What is a Fertility MOT and where do I get one?
I got married at 34 with little awareness of my cycle I was pretty regular but hadn’t ever given it much thought. I didn’t understand it, as all I’d ever been asked was ‘When was your last period’ Having been on the pill it was pretty easy to recall yet I never really questioned what was going on inside, in fact I only started to think about my reproductive health once we ‘started trying’.
Like most of us, school has been all about not getting pregnant. I knew a lot about contraception, where to get free condoms and how to easily get the pill, how to get the morning after pill if needed, yet I had little awareness of my cycle, no idea about natural fertility and absolutely no recollection of ever seeing any information about not being able to get pregnant or the importance of understanding my fertile age or my egg reserve and egg health. I went to an all girls school so can’t comment on what the boys learnt, but I know it wasn’t about how to maintain healthy sperm!
It’s like the information stopped once we’d been told about the birds and the bees and family planning lessons were preventative rather than proactive.
When we started trying as I was in my 30’s, I had friends with children who had conceived easily, as well as friends who had been trying for a while and had started to ask their GP for tests.
I’d also had friends who had been told they needed further tests and my best friend had confided in me that they needed to have IVF. I subsequently witnessed her having failed treatment, having to miss my hen do which she organised due to needing to take her trigger… so I was fully aware of how impactful treatment was and how it wasn’t a guarantee
I remember a conversation with a girlfriend who told me she had lied to her GP about how long she had been trying so she was eligible for tests. So when it wasn’t happening for us, my timeline of the time trying stretched to being a year, so we were eligible for tests.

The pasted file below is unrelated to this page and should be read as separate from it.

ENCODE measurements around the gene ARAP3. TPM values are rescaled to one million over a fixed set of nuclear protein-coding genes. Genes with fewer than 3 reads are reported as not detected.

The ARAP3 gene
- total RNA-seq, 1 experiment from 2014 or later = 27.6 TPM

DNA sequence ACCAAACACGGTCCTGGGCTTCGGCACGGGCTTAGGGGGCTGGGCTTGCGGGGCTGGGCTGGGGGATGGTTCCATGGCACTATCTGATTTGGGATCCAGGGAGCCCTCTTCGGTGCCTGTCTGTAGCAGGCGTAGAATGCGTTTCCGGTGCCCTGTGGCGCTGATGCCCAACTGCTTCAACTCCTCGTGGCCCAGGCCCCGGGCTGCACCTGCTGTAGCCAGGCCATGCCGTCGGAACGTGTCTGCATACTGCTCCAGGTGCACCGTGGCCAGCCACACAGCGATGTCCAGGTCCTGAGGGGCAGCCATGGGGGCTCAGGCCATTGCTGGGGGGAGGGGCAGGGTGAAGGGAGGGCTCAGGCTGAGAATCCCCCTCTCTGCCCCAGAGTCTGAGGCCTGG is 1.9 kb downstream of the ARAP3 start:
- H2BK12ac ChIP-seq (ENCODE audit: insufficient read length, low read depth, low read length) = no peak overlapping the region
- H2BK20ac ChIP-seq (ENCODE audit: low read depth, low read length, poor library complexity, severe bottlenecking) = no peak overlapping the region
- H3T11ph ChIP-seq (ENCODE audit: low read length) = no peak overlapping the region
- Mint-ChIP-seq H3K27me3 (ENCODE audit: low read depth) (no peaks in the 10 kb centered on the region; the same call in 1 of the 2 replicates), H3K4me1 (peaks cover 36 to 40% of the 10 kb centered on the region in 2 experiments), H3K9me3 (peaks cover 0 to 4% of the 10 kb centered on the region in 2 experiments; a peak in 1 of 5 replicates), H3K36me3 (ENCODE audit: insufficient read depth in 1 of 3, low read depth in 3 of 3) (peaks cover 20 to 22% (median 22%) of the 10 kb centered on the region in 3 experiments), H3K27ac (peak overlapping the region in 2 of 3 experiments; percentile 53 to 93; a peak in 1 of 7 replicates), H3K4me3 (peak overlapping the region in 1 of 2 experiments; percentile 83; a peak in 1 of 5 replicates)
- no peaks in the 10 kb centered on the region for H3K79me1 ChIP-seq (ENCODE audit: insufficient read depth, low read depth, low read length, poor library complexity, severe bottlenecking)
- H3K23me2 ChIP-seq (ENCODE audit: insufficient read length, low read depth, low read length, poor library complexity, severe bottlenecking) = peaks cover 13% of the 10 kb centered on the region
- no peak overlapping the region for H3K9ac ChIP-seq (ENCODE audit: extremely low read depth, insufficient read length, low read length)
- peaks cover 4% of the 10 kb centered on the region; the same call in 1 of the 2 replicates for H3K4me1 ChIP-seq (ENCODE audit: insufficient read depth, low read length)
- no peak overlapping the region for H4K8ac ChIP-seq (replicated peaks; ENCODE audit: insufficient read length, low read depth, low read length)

If you google ‘NHS fertility tests’ the information you get states that more than 80% of couples where the woman is under 40 will conceive naturally within a year of having regular unprotected sex. Regular unprotected sex means having sex every two to three days without using contraception. One of the most common conversations I’ve had with experts I’ve spoken to over the last five years of making the fertility podcast is that all too often couples aren’t having enough sex. I won’t go into the details of the frequency of our sex life but I feel we were giving it a good go, yet I was keen to check things were as they should be.
Would it ever occur to you that you can check your fertility? As a 20 something, working in PR in the West End, partying till the early hours and enjoying the hazy days of a relationship it certainly never did to me and it wasn’t a conversation any of my peers were having. Now however I know about companies such as Modern Fertility and Apricity who have tests using AI to find out your fertile age plus knowing what I know now, from creating The Fertility Podcast for five years I would have checked sooner.
Maybe there should be more of a link up with dating apps so it can be part of your decision process - swipe right for high sperm count and good AMH levels to encourage more of us to find this kind of information out!
The thing is with the GP wanting you to have been trying for a year it could become a barrier to you finding out more about your fertility. I feel quite strongly that we should all get as much information about our fertile health as soon as we want to have a baby and it might seem to be taking a while - to empower us to make good choices - be it fertility preservation or whether you just start trying sooner.
So what is a Fertility MOT? Well it’s series of tests that will tell that will give you more information on your ability to get pregnant or father a child that you can pay for at most fertility clinics.
We’re talking about testing your anti-Müllerian hormone (AMH) levels, which is a hormone secreted by cells in developing egg sacs (follicles). The idea being is that the level of AMH in a woman's blood is generally a good indicator of her ovarian reserve. You may also have an internal ultrasound, a consultation and for guys a basic semen analysis. Now some clinics offer the results all within an hour but it varies and cost wise we’re talking anything from £125 to £200 depending on where you go.
Does knowledge equal power?
Personally I was pleased we had a test and found out where we might have an issue .Some fertility experts question whether the MOT’s are necessary as they would prefer us to just get trying as soon as possible and are worried that we may get complacent if an MOT gives us a clean bill of health.
Ultimately, what we need to focus on is making all of us more aware of our fertility health and making sure we all understand our cycles and Men realise that their sperm health is an issue as well - as recent studies have shown sperm counts being on the decline which is why asking questions and if you want to have tests having tests can only be a good thing.
Natalie Silverman hosts The Fertility Podcast and is hosting the Let’s Talk Fertility Stage at The Fertility Show. Follow her on insta / twitter @fertilitypoddy